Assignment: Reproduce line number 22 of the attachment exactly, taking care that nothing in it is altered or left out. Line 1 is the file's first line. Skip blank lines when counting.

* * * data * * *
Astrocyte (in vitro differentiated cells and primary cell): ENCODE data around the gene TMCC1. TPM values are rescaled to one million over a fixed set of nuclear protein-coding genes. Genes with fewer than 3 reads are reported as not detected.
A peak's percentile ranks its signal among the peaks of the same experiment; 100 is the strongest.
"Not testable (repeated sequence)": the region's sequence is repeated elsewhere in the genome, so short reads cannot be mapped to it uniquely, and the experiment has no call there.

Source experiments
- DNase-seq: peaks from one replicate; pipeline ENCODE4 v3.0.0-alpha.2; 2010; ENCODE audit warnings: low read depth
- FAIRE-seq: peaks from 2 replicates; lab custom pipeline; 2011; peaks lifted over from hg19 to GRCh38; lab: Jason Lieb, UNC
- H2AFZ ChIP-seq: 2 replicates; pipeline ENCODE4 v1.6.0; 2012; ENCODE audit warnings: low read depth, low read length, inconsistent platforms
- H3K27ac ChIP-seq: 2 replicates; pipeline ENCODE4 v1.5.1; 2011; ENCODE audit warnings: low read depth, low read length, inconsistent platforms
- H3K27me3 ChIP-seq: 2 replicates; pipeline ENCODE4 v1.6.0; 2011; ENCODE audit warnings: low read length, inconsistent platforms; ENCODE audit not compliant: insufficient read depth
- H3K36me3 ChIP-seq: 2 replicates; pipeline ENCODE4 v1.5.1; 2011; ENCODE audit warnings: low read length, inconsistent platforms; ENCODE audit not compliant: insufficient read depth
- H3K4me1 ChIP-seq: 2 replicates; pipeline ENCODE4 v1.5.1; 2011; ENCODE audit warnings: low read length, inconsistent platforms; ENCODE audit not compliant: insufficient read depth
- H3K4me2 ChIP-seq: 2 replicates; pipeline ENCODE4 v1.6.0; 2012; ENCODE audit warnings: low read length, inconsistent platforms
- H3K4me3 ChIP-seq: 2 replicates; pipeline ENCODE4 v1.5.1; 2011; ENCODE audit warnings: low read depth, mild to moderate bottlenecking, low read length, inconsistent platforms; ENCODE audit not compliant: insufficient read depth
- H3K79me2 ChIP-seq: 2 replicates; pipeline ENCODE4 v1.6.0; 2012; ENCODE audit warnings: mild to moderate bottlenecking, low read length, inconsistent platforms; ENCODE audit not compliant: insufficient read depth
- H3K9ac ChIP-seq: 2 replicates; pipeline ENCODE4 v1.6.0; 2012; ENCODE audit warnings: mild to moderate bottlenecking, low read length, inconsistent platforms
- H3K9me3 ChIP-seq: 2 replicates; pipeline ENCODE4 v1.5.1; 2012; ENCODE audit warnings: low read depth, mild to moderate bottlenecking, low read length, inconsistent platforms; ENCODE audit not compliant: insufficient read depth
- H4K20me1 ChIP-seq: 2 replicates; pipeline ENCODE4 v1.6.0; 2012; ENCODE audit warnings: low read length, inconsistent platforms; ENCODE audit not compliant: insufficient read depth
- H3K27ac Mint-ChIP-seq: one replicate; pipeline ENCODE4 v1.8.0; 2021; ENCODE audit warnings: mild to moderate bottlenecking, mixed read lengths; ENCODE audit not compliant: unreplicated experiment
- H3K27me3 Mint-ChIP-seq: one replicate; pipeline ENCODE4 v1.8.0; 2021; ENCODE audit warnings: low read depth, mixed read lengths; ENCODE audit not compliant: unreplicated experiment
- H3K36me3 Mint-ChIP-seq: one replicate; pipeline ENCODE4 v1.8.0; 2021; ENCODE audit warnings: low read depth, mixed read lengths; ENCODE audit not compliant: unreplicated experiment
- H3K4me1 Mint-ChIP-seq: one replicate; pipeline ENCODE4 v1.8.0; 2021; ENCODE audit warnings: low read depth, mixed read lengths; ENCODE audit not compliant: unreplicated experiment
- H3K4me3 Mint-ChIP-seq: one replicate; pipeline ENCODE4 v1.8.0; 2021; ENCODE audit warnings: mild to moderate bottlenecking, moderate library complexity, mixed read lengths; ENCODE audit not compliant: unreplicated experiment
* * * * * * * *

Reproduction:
- H3K4me3 Mint-ChIP-seq: one replicate; pipeline ENCODE4 v1.8.0; 2021; ENCODE audit warnings: mild to moderate bottlenecking, moderate library complexity, mixed read lengths; ENCODE audit not compliant: unreplicated experiment